23andMe Still Optimistic Despite FDA Warning

23andMe Still Optimistic Despite FDA Warning

December 9th, 2013 // 2:44 pm @

In November, 23AndMe, a genetic testing company by mail that has the backing of Google, got a warning letter from FDA, which ordered the company to stop selling its $99 saliva test kit. At issue were concerns about the clinical validity of the test results.

After a great deal of debate, it appeared last week that 23andMe gave into FDA. The company last Friday agreed to stop providing health results to customers who purchased the kit after Nov. 22. But these customers still could get information about their ancestry as well as raw data from the tests. That was a big give away by the company, as the kit was marketed as being able to provide information on 254 diseases and conditions.

However, the company reported this week that it is eager to clear FDA concerns and to start selling its saliva test kits again. The CEO of the company stated on their website that the company is not going anywhere, but they know that getting FDA clearance as a medical device does take time.

We do not know how long it will take the firm to be able to go back to its full services again. But the CEO of the company thinks it will happen eventually. She also noted this week that the firm may start to reintroduce parts of the health test in several stages. Some aspects of the testing service can be addressed in short order and others will take more time and effort to work through with FDA.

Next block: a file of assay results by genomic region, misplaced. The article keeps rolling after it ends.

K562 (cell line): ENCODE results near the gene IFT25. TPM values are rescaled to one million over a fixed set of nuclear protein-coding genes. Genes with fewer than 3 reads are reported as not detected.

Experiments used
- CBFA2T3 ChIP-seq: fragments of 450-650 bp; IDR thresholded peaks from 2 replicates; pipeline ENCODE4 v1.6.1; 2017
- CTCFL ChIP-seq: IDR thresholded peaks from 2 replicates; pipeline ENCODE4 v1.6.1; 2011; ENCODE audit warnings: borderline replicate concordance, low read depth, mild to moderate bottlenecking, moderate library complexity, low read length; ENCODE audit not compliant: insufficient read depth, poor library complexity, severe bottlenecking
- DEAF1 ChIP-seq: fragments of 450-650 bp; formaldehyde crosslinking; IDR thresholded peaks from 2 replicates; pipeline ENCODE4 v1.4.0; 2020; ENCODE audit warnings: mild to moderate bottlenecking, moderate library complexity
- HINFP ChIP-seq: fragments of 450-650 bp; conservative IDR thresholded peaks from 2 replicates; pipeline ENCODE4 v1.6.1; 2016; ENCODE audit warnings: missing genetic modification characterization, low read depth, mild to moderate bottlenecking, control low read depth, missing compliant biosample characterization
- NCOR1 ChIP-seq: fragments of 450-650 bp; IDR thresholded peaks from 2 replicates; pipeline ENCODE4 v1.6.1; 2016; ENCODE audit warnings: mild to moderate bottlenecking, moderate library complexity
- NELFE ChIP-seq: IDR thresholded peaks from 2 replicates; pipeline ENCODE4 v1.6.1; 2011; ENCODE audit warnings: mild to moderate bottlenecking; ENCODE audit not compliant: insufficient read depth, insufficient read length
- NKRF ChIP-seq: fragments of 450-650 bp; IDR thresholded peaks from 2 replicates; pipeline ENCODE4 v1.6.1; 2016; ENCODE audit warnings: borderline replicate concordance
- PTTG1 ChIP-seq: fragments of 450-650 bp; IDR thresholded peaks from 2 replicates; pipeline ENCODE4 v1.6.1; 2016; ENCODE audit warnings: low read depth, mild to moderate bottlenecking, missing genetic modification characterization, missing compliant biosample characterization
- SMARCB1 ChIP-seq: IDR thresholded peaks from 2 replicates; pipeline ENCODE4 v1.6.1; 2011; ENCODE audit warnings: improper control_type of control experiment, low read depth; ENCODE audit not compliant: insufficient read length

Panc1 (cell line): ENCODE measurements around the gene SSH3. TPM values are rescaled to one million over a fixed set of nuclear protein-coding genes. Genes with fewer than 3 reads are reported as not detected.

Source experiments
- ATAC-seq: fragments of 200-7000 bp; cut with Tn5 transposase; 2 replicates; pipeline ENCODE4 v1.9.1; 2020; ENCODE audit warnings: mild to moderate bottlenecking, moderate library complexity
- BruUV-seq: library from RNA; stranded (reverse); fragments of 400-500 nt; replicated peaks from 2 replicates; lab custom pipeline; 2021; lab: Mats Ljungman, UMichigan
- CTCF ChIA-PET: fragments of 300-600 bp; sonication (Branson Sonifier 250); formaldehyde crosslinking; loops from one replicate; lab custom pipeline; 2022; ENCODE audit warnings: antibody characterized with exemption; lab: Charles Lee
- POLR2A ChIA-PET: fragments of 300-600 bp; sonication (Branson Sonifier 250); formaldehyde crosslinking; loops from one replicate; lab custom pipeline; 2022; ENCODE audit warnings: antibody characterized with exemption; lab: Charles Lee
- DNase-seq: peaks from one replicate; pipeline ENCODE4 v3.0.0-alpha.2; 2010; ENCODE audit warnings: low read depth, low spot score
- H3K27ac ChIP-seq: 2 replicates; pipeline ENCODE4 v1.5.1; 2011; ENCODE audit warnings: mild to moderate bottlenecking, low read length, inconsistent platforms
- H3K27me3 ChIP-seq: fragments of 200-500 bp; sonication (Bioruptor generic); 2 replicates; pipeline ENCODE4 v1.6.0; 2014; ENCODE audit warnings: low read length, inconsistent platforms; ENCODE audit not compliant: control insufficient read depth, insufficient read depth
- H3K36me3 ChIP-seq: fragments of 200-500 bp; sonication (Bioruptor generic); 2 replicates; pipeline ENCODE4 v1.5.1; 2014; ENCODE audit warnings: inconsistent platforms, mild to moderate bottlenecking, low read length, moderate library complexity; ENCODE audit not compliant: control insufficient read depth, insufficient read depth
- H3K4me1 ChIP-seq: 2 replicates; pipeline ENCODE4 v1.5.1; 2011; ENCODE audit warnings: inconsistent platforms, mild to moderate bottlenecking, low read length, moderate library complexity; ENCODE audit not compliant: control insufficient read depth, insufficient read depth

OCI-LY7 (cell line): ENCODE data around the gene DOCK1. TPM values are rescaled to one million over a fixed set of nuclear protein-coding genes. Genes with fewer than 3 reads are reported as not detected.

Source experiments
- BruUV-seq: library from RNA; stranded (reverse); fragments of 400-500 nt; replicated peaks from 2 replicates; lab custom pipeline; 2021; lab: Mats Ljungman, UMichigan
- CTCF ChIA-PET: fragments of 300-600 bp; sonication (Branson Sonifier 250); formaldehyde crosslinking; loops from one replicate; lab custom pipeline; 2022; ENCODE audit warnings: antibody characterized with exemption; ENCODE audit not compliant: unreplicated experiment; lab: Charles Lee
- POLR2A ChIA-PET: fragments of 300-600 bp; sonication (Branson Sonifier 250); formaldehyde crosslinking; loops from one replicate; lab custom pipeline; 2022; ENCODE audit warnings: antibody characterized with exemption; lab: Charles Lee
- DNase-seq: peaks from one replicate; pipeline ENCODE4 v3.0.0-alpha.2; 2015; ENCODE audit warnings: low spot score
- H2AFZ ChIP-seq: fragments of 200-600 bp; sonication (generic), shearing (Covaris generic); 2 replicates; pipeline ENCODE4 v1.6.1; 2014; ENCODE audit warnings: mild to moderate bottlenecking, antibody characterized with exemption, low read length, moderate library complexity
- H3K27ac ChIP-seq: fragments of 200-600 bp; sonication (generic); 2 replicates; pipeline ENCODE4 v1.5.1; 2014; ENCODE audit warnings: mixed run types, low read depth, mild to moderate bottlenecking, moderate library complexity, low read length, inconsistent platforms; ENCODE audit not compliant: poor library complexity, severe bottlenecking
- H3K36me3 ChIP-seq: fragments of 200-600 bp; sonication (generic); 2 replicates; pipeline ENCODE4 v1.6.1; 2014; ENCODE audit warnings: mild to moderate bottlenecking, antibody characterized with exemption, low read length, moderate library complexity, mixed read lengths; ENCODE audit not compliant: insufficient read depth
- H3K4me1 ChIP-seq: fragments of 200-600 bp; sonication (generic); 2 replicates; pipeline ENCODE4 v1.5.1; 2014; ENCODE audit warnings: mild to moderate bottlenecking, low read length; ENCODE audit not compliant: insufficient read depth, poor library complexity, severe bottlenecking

The CEO stated that even though 23andMe has a difficult relationship with FDA right now, the firm seems to be reaching a bit of a truce with FDA. It may be able to start marketing itself as the only FDA approved genetic testing company. It also is possible that the firm will really benefit from all of the press attention to this case.

It seems to use that 23andMe hurt its cause with all of its aggressive PR campaigns for its product. Perhaps the company spent too much on marketing and not enough on FDA compliance? But the company still has a lot of money, with several rounds of successful funding from billionaire investors in recent months.

23andMe still plans to gather genetic information from a million or more customers, and that will then be used for research and development. But FDA thinks that that is one million people who could be getting inaccurate data about their health, and then they could mistakenly act upon that. For example, 23andMe has been testing various gene mutations that show a woman may have a very high risk of breast cancer. A woman could get a false positive and then get a mastectomy when she does not need it.

The company maintains that the FDA warning letter is being misinterpreted by the media. FDA thinks that the test results might not be right because it does not have enough proof from the company yet. That does not mean that the data and proof does not exist.

What is clear at this point is that genetic testing is the wave of the future, and 23andMe is not going away.



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